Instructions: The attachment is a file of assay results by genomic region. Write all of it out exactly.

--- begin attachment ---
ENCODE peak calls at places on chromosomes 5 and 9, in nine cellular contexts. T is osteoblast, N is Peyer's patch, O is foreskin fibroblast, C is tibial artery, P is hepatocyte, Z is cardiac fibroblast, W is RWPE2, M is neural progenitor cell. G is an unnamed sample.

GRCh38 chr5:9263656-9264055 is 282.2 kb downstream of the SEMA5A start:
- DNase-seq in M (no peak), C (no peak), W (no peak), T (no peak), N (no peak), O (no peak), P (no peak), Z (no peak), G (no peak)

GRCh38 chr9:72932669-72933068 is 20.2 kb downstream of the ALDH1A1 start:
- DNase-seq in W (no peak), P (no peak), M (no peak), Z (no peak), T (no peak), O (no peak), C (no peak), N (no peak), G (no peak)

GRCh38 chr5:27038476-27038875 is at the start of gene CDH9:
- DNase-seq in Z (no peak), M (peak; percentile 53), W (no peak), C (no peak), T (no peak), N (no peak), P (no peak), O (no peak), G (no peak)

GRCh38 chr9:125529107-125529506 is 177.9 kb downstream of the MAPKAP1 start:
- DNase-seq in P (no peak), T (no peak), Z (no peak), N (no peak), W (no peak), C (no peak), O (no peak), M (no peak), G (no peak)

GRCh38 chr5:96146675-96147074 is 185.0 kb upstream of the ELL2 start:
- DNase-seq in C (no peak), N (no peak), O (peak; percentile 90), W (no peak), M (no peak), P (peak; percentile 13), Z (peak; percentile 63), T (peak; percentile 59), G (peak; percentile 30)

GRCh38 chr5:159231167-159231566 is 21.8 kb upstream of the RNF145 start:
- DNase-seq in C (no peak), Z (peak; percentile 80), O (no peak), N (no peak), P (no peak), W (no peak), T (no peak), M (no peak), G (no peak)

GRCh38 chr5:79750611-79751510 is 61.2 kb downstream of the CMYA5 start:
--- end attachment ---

ENCODE peak calls at places on chromosomes 5 and 9, in nine cellular contexts. T is osteoblast, N is Peyer's patch, O is foreskin fibroblast, C is tibial artery, P is hepatocyte, Z is cardiac fibroblast, W is RWPE2, M is neural progenitor cell. G is an unnamed sample.

GRCh38 chr5:9263656-9264055 is 282.2 kb downstream of the SEMA5A start:
- DNase-seq in M (no peak), C (no peak), W (no peak), T (no peak), N (no peak), O (no peak), P (no peak), Z (no peak), G (no peak)

GRCh38 chr9:72932669-72933068 is 20.2 kb downstream of the ALDH1A1 start:
- DNase-seq in W (no peak), P (no peak), M (no peak), Z (no peak), T (no peak), O (no peak), C (no peak), N (no peak), G (no peak)

GRCh38 chr5:27038476-27038875 is at the start of gene CDH9:
- DNase-seq in Z (no peak), M (peak; percentile 53), W (no peak), C (no peak), T (no peak), N (no peak), P (no peak), O (no peak), G (no peak)

GRCh38 chr9:125529107-125529506 is 177.9 kb downstream of the MAPKAP1 start:
- DNase-seq in P (no peak), T (no peak), Z (no peak), N (no peak), W (no peak), C (no peak), O (no peak), M (no peak), G (no peak)

GRCh38 chr5:96146675-96147074 is 185.0 kb upstream of the ELL2 start:
- DNase-seq in C (no peak), N (no peak), O (peak; percentile 90), W (no peak), M (no peak), P (peak; percentile 13), Z (peak; percentile 63), T (peak; percentile 59), G (peak; percentile 30)

GRCh38 chr5:159231167-159231566 is 21.8 kb upstream of the RNF145 start:
- DNase-seq in C (no peak), Z (peak; percentile 80), O (no peak), N (no peak), P (no peak), W (no peak), T (no peak), M (no peak), G (no peak)

GRCh38 chr5:79750611-79751510 is 61.2 kb downstream of the CMYA5 start: